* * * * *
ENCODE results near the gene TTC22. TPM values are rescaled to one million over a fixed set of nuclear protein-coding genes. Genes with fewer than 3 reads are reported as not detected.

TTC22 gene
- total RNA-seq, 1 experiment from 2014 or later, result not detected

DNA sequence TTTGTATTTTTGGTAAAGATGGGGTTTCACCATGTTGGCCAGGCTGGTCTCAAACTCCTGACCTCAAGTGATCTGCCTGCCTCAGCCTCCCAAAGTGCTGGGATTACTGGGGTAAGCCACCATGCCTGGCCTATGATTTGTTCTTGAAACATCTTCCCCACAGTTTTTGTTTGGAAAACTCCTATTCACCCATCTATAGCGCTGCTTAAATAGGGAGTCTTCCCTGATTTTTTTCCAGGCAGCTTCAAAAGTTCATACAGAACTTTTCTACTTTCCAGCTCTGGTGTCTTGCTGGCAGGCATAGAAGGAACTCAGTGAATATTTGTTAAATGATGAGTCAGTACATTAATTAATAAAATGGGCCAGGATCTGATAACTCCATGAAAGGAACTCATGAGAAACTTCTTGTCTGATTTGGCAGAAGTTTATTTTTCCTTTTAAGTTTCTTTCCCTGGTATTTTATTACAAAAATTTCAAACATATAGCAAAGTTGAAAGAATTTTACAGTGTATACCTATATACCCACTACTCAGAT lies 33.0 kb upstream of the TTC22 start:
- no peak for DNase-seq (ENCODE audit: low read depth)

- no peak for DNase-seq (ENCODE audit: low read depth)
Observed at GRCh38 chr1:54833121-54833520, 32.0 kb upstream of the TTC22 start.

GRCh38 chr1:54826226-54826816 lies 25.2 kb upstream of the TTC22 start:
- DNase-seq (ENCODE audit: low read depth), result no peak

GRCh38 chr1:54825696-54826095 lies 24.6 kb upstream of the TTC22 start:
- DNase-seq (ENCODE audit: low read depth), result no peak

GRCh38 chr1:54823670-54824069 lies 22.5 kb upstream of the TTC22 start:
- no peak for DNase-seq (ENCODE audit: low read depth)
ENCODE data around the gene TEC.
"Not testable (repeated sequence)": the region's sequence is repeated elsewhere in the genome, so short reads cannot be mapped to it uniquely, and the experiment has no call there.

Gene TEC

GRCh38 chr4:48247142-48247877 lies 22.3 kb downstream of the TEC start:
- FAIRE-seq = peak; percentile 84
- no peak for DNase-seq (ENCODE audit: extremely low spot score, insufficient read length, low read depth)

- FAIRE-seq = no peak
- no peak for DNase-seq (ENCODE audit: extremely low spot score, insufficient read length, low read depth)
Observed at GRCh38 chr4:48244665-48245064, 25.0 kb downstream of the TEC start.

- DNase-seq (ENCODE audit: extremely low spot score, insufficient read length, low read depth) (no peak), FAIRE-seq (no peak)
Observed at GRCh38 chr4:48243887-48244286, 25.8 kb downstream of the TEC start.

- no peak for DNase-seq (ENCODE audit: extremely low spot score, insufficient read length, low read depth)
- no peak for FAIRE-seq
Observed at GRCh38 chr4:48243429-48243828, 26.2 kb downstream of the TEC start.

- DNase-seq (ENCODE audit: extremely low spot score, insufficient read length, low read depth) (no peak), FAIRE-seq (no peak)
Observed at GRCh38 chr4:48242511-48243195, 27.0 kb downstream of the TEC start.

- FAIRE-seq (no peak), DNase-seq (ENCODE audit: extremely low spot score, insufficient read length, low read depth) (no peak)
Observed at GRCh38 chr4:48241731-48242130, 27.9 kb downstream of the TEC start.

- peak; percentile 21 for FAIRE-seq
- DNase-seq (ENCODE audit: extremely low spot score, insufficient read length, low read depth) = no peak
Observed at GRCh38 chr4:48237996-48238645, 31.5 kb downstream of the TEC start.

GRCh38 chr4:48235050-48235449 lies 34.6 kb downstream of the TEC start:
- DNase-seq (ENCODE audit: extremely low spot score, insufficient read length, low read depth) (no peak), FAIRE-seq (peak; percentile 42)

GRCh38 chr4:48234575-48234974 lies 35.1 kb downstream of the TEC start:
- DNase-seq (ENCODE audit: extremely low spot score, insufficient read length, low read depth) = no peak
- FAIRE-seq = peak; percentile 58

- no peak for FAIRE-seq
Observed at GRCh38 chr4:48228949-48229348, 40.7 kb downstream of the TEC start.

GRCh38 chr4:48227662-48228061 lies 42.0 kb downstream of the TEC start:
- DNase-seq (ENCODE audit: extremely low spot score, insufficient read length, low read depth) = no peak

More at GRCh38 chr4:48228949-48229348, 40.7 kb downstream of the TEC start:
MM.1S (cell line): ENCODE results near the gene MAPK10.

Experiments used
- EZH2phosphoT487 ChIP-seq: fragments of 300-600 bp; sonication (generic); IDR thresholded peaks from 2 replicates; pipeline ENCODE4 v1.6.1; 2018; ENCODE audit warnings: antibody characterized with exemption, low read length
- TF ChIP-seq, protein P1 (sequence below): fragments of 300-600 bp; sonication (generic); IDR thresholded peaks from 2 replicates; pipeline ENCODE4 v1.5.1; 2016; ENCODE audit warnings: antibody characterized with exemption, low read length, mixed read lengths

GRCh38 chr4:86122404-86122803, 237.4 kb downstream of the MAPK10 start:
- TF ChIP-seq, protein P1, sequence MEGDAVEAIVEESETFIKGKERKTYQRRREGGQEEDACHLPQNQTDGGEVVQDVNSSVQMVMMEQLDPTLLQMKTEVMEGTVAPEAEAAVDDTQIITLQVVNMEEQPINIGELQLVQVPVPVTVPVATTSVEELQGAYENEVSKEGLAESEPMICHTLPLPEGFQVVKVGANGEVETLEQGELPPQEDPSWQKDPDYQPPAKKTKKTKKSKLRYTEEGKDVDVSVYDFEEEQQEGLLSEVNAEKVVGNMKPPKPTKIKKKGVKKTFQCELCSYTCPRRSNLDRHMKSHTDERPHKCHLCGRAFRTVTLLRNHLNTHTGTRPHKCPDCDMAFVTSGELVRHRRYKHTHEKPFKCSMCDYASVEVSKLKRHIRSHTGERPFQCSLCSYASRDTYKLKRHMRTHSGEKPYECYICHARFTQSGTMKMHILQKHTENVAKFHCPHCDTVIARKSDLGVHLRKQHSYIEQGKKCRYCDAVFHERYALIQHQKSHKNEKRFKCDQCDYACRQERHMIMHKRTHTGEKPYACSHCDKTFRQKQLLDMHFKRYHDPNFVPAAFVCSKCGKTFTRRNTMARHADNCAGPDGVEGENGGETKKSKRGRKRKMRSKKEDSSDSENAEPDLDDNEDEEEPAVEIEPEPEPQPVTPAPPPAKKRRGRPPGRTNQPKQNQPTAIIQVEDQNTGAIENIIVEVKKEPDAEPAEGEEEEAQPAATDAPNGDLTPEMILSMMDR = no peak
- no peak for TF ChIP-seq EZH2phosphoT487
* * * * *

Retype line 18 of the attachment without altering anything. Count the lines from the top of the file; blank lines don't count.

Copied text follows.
- FAIRE-seq = peak; percentile 84